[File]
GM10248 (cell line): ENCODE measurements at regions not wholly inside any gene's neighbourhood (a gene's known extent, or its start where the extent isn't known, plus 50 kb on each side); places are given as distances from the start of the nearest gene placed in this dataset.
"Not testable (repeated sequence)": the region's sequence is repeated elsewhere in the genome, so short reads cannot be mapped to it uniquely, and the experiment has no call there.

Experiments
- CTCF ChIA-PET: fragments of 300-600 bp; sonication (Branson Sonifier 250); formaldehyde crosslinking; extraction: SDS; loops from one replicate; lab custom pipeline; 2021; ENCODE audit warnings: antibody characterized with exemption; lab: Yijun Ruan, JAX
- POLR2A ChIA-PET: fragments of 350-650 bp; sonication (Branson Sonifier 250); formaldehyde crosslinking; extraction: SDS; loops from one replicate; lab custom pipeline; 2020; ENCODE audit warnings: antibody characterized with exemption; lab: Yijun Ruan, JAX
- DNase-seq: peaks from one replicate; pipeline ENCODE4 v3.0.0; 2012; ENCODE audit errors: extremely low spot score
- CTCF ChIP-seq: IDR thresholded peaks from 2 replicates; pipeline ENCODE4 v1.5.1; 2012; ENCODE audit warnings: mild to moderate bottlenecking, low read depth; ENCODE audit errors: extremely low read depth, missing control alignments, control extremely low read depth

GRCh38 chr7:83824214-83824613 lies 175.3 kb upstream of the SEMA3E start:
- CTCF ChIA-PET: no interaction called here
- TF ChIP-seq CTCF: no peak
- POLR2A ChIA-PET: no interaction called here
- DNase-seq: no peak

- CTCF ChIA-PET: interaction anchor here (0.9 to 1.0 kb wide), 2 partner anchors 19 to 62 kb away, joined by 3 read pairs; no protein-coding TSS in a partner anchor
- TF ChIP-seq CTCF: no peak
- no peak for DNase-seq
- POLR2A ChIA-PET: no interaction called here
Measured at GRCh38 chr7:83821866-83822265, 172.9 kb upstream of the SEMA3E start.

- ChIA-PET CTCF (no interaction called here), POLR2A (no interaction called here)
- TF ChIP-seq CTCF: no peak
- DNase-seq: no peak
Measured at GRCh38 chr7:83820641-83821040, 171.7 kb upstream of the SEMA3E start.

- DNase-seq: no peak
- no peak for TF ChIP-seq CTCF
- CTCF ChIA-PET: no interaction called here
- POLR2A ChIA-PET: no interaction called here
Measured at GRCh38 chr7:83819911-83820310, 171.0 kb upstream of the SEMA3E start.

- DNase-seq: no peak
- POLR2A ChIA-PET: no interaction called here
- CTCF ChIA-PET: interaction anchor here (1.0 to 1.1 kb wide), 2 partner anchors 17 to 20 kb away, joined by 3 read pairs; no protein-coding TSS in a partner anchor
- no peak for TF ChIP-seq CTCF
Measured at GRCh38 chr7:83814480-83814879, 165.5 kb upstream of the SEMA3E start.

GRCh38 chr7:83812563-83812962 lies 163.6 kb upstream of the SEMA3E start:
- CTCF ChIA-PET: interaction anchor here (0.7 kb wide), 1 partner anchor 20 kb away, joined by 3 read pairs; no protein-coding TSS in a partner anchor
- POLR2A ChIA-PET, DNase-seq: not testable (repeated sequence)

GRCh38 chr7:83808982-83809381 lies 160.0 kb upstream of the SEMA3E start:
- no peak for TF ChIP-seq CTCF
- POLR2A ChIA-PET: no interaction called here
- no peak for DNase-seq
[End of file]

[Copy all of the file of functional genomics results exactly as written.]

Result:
GM10248 (cell line): ENCODE measurements at regions not wholly inside any gene's neighbourhood (a gene's known extent, or its start where the extent isn't known, plus 50 kb on each side); places are given as distances from the start of the nearest gene placed in this dataset.
"Not testable (repeated sequence)": the region's sequence is repeated elsewhere in the genome, so short reads cannot be mapped to it uniquely, and the experiment has no call there.

Experiments
- CTCF ChIA-PET: fragments of 300-600 bp; sonication (Branson Sonifier 250); formaldehyde crosslinking; extraction: SDS; loops from one replicate; lab custom pipeline; 2021; ENCODE audit warnings: antibody characterized with exemption; lab: Yijun Ruan, JAX
- POLR2A ChIA-PET: fragments of 350-650 bp; sonication (Branson Sonifier 250); formaldehyde crosslinking; extraction: SDS; loops from one replicate; lab custom pipeline; 2020; ENCODE audit warnings: antibody characterized with exemption; lab: Yijun Ruan, JAX
- DNase-seq: peaks from one replicate; pipeline ENCODE4 v3.0.0; 2012; ENCODE audit errors: extremely low spot score
- CTCF ChIP-seq: IDR thresholded peaks from 2 replicates; pipeline ENCODE4 v1.5.1; 2012; ENCODE audit warnings: mild to moderate bottlenecking, low read depth; ENCODE audit errors: extremely low read depth, missing control alignments, control extremely low read depth

GRCh38 chr7:83824214-83824613 lies 175.3 kb upstream of the SEMA3E start:
- CTCF ChIA-PET: no interaction called here
- TF ChIP-seq CTCF: no peak
- POLR2A ChIA-PET: no interaction called here
- DNase-seq: no peak

- CTCF ChIA-PET: interaction anchor here (0.9 to 1.0 kb wide), 2 partner anchors 19 to 62 kb away, joined by 3 read pairs; no protein-coding TSS in a partner anchor
- TF ChIP-seq CTCF: no peak
- no peak for DNase-seq
- POLR2A ChIA-PET: no interaction called here
Measured at GRCh38 chr7:83821866-83822265, 172.9 kb upstream of the SEMA3E start.

- ChIA-PET CTCF (no interaction called here), POLR2A (no interaction called here)
- TF ChIP-seq CTCF: no peak
- DNase-seq: no peak
Measured at GRCh38 chr7:83820641-83821040, 171.7 kb upstream of the SEMA3E start.

- DNase-seq: no peak
- no peak for TF ChIP-seq CTCF
- CTCF ChIA-PET: no interaction called here
- POLR2A ChIA-PET: no interaction called here
Measured at GRCh38 chr7:83819911-83820310, 171.0 kb upstream of the SEMA3E start.

- DNase-seq: no peak
- POLR2A ChIA-PET: no interaction called here
- CTCF ChIA-PET: interaction anchor here (1.0 to 1.1 kb wide), 2 partner anchors 17 to 20 kb away, joined by 3 read pairs; no protein-coding TSS in a partner anchor
- no peak for TF ChIP-seq CTCF
Measured at GRCh38 chr7:83814480-83814879, 165.5 kb upstream of the SEMA3E start.

GRCh38 chr7:83812563-83812962 lies 163.6 kb upstream of the SEMA3E start:
- CTCF ChIA-PET: interaction anchor here (0.7 kb wide), 1 partner anchor 20 kb away, joined by 3 read pairs; no protein-coding TSS in a partner anchor
- POLR2A ChIA-PET, DNase-seq: not testable (repeated sequence)

GRCh38 chr7:83808982-83809381 lies 160.0 kb upstream of the SEMA3E start:
- no peak for TF ChIP-seq CTCF
- POLR2A ChIA-PET: no interaction called here
- no peak for DNase-seq